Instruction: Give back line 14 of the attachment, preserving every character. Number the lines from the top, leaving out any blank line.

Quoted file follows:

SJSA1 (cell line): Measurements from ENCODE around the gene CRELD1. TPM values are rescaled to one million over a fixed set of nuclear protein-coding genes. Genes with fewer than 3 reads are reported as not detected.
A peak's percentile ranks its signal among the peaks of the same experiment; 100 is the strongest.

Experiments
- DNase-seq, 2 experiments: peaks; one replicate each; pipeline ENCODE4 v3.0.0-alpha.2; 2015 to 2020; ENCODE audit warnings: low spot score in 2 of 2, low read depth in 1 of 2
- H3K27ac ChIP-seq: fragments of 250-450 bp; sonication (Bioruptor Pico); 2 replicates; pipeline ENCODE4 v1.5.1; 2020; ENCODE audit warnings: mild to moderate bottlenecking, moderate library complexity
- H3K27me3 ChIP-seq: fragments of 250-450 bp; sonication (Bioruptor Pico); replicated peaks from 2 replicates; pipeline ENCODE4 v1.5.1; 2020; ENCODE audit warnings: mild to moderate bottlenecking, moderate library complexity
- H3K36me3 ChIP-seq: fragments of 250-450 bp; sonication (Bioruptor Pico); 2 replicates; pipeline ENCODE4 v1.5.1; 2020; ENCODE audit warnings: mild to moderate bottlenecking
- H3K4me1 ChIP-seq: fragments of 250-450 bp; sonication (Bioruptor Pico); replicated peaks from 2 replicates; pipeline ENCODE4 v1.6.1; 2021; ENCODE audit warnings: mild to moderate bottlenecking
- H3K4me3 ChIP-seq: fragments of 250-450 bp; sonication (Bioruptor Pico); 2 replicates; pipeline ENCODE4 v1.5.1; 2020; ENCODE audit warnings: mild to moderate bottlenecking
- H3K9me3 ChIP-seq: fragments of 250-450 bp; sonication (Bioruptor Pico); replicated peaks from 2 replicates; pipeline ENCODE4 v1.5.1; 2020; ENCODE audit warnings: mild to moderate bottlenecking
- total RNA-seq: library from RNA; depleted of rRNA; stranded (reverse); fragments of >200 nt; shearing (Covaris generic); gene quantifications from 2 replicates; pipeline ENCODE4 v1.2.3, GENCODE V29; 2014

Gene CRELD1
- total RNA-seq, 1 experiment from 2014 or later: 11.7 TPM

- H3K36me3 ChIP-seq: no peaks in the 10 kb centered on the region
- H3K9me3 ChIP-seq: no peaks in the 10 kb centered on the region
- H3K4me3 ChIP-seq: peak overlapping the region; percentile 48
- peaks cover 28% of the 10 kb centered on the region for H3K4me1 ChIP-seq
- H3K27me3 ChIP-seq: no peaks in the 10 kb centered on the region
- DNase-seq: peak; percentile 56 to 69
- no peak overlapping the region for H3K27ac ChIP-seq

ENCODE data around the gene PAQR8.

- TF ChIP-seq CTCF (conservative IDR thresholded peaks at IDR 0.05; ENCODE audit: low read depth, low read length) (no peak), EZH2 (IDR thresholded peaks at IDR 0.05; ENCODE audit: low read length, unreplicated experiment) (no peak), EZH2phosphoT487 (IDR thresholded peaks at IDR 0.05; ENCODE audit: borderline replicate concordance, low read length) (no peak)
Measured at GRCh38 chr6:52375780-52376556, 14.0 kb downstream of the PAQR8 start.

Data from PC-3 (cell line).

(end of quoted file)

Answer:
- H3K36me3 ChIP-seq: no peaks in the 10 kb centered on the region